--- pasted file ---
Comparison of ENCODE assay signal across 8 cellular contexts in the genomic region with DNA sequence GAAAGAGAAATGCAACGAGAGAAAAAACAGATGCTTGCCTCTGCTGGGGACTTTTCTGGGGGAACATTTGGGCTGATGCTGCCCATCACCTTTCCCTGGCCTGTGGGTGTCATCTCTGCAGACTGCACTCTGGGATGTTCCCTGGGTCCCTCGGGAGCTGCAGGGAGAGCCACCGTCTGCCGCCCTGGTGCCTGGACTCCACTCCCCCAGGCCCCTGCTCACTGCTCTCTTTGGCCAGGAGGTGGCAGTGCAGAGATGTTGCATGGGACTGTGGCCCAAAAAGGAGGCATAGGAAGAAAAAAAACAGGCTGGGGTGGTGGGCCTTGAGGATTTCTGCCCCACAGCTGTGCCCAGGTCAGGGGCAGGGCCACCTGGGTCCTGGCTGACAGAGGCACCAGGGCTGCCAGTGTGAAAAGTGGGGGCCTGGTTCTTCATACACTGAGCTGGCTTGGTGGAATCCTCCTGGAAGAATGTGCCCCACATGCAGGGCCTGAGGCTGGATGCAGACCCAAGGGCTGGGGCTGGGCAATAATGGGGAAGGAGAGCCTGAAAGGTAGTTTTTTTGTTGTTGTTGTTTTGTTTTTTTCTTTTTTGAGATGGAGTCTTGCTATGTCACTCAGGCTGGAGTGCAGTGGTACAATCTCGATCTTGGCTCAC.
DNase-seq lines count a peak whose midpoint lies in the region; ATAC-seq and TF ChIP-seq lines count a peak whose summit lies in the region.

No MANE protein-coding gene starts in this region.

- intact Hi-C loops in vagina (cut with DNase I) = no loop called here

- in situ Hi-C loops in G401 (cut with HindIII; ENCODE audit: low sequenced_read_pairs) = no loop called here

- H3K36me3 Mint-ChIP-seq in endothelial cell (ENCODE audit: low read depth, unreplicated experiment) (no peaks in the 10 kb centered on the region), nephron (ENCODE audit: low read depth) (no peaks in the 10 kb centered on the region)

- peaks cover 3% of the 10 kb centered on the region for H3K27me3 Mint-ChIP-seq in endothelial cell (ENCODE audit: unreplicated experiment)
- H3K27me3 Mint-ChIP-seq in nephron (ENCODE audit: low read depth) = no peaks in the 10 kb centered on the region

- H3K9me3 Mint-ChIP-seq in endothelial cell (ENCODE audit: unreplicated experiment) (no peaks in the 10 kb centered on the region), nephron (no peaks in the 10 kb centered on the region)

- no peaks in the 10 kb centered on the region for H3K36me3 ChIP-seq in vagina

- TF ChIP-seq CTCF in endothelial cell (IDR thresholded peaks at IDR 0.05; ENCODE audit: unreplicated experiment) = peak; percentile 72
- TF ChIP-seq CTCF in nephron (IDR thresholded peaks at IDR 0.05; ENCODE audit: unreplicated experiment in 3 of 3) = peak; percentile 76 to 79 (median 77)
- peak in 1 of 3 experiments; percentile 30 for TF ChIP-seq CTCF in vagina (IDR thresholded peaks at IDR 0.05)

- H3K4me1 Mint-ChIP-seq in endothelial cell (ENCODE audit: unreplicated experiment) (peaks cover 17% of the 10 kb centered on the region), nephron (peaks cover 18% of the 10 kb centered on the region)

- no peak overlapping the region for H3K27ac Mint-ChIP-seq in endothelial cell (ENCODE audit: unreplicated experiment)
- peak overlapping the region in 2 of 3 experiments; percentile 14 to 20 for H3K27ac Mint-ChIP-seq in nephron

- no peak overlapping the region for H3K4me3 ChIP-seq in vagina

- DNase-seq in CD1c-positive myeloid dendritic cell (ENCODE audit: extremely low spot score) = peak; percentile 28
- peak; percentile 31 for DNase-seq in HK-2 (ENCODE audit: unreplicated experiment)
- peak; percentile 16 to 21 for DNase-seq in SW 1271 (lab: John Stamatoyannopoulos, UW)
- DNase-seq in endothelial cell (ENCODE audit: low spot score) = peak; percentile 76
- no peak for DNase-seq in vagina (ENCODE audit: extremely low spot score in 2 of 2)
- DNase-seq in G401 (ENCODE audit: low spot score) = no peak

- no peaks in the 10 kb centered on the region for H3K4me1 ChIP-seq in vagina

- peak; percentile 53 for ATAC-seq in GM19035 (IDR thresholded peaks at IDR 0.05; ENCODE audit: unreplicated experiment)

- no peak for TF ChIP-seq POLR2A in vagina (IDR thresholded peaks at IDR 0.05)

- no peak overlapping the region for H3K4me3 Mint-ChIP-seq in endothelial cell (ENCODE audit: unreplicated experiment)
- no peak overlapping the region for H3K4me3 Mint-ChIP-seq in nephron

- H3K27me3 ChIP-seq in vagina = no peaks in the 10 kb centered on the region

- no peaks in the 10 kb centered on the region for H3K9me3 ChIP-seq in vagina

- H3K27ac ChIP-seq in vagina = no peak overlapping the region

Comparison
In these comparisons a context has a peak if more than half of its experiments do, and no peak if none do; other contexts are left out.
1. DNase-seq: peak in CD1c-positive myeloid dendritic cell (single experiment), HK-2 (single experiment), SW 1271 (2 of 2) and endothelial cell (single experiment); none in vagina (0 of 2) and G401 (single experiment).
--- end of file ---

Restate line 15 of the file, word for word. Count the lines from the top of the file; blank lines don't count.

- no peak overlapping the region for H3K27ac Mint-ChIP-seq in endothelial cell (ENCODE audit: unreplicated experiment)